September 08, 2014 - 8:13 AM
It’s so darned easy to support teachers in a dispute like this because we all know teachers. We see their faces, we know their families, our kids play together, we walk dogs together—they are real people.
We know by now their families have foregone upwards of $6,000 during this strike. Lots of these families are teachers married to teachers as well so those losses are doubled.
This labour disruption is also as polarizing as it is maddening and as people start to lose their minds they go with their hearts. Premier Christy Clark must then be the devil because the teachers I know are just like me and there’s 40,000 of them.
But lets keep our minds for just a minute here and consider this dispute from the government side. I’m going to just leave aside for a moment the issues of compensation, benefits etc largely because that’s what a labour dispute should be about. That’s what collective bargaining is for.
What makes this dispute so much more difficult is the other stuff thrown in.
For a very simple example, put yourself in the position of the party required to manage this system—the government—for a moment. Actually that’s difficult to empathize. So lets do it this way: Imagine you are a teacher.
Your job is to take your pupils through the curriculum, with some but not much flexibility. You set out lesson plans and schedules, complete budgets for field trips and plan an entire year for your classes.
Except when you get to school, you find the students all got together and came up with a different plan. They want to use their own schedules, they want free periods to catch up on homework, they planned their own field trips. They voted and want to remove two disruptive kids from the classroom.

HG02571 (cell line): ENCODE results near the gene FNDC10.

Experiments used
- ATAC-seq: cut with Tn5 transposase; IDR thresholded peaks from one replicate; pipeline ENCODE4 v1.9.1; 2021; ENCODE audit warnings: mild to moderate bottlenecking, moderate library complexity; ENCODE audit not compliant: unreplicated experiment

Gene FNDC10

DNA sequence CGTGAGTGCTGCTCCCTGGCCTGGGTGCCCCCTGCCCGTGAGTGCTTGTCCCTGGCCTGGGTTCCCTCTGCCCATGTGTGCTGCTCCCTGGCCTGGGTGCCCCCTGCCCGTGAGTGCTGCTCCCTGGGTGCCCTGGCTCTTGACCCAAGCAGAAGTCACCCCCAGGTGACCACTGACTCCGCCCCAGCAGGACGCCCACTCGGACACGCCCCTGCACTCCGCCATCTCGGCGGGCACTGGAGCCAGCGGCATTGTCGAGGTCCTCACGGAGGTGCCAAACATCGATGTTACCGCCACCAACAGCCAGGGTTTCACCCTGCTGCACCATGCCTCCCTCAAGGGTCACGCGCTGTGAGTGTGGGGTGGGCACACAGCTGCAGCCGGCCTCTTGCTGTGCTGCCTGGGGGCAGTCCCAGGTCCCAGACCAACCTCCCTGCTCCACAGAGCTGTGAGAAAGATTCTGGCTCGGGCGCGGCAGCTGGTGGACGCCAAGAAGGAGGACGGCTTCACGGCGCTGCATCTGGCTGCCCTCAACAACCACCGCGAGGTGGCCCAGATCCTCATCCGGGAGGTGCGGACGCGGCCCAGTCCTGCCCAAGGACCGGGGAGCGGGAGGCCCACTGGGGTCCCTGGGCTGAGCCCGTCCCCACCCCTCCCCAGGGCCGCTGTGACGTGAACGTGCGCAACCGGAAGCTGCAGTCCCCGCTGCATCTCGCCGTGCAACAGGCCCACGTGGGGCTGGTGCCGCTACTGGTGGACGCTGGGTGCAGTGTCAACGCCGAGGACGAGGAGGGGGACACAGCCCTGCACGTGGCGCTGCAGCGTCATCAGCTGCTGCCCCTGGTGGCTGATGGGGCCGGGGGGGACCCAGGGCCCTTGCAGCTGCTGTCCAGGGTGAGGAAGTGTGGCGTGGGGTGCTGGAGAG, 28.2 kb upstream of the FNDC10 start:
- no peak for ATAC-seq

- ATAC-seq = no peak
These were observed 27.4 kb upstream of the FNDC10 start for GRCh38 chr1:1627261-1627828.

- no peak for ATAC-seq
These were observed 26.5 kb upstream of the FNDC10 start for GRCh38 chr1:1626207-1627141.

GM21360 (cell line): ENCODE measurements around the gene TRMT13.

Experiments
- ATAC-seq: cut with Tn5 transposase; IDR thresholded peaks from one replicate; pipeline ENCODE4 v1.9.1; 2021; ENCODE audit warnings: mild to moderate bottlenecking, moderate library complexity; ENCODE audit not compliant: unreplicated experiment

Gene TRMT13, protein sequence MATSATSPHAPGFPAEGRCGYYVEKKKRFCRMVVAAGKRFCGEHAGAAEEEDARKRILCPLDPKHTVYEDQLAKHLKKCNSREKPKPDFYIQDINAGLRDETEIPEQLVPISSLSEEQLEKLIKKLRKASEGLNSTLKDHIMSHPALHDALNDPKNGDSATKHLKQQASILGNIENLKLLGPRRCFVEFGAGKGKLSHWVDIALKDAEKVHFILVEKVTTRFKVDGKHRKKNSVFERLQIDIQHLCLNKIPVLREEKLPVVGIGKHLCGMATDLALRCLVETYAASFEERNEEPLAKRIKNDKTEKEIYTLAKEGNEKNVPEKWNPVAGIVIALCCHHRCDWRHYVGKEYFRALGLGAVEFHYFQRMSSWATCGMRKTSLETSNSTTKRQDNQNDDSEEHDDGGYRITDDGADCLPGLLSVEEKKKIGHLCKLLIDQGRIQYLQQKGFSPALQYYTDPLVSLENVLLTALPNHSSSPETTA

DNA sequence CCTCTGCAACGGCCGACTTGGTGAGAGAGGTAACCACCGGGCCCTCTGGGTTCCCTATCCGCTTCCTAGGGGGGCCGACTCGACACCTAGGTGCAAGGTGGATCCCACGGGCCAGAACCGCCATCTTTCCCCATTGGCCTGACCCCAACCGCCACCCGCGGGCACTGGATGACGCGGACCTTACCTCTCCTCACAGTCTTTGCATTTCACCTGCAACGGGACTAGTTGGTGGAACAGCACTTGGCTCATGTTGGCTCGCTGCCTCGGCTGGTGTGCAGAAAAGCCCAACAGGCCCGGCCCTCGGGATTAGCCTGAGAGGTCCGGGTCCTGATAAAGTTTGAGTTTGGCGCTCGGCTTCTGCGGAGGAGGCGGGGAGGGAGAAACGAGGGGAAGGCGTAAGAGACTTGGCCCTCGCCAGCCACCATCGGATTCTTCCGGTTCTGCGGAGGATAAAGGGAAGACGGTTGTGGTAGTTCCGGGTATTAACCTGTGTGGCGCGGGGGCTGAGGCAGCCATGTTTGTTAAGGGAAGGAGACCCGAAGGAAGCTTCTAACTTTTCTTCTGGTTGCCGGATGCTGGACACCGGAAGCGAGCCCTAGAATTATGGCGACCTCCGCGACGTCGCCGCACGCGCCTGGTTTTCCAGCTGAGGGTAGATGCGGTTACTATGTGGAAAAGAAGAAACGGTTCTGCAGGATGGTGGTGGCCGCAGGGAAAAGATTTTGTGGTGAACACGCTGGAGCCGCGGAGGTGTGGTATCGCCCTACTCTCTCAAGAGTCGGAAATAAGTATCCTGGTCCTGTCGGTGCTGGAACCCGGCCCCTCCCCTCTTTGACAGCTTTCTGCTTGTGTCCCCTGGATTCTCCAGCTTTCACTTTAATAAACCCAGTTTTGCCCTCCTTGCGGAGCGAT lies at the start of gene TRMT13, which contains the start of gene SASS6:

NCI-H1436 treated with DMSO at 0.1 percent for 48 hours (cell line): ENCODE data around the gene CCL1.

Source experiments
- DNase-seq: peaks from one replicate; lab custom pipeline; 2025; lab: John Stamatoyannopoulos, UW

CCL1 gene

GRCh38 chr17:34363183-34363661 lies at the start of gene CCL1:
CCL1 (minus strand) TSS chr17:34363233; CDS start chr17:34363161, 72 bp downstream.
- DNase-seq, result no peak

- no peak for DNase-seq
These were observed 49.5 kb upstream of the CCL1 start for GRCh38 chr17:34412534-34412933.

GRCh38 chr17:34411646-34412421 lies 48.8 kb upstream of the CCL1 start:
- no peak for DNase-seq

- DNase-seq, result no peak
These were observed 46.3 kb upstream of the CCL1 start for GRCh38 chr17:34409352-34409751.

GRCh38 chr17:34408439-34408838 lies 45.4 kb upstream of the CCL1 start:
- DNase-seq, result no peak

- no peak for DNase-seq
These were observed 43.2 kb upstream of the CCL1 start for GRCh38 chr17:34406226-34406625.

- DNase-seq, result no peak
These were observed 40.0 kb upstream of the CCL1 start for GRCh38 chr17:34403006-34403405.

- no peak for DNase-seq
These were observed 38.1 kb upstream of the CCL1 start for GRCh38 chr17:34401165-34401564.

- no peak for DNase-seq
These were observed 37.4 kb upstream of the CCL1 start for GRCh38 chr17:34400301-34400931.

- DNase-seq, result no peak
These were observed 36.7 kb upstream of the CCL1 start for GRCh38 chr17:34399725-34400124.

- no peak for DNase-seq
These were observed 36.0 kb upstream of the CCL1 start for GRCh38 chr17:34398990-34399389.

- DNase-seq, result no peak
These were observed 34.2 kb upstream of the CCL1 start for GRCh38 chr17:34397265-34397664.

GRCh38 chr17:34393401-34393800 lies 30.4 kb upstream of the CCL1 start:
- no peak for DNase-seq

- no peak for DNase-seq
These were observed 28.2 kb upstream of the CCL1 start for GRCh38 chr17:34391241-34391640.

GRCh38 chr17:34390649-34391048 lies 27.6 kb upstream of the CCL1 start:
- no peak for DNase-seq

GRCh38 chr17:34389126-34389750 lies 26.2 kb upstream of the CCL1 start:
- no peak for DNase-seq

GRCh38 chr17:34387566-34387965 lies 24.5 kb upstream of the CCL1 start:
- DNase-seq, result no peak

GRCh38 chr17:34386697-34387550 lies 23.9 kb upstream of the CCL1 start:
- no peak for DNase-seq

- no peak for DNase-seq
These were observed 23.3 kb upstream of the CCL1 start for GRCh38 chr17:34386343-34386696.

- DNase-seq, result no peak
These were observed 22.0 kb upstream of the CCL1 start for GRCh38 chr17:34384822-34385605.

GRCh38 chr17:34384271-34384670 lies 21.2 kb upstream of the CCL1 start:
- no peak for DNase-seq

As teacher, you look over their plans and find for the most part, they meet the curriculum but all your own plans about how best to provide your skills this year are lost. At the same time you admire their interest in their own education, it lacks practicality. You’ve already lost two days discussing this with students before you advise them no: We are doing it my way.
But that’s not so easy. They want to argue. You try teaching the assembled students your lesson plans, but it becomes clear they intend to disrupt your instruction, hoping you fail. You start meting out punishment and doing your best to maintain control.
Again, the students won’t have it. They refuse to attend school under that arrangement. They get a hearing with the principal and argue a valid right to direct their own education because after all—they are the pupils. In response, the teacher says: I was given the responsibility for this class. So long as I am accountable for its success or failure, I must be able to direct learning.
The principal says no. Responsibility remains yours and you will be accountable for the outcomes, but you have two choices: Either the students determine their curriculum and who they want in the classroom or you talk with them until you find some agreement. And if you don’t find an agreement, you will be accountable for that as well.
Yes this is simplistic, but this is the position our provincial government—forget Christy Clark or Education Minister Peter Fassbender etc—is in. They have an obligation, guaranteed by the constitution, to provide education. They have the responsibility to set service levels as expected by the people who voted them in.
The B.C. Teachers’ Federation demands its own control about service levels, let alone costs. When the B.C. Liberals said no in 2002 and imposed a contract, the federation went to court. Twice a judge has said class size and composition CAN be part of collective bargaining. The Liberals said fine, we'll try to do this through collective bargaining and our opening position is no—so long as the responsibility and accountability is theirs, they reserve the right to set service levels.
I have trouble blaming them for sticking to their guns in this situation. Letting teachers set their own service levels is like letting kids rule the classroom and set their own budgets and salaries while they are at it. To resile from their position potentially dooms all future governments to bend to their unionized work forces to arbitrarily set their own service levels including salaries—and with no accountability to those of us who pay for it.
The government have been plenty fair in this discussion. They said lets figure out the compensation (that’s tough enough) and then we’ll work together to figure out classroom composition and sizes, etc. What's unreasonable about that?
— Marshall Jones is the editor of Infonews.ca
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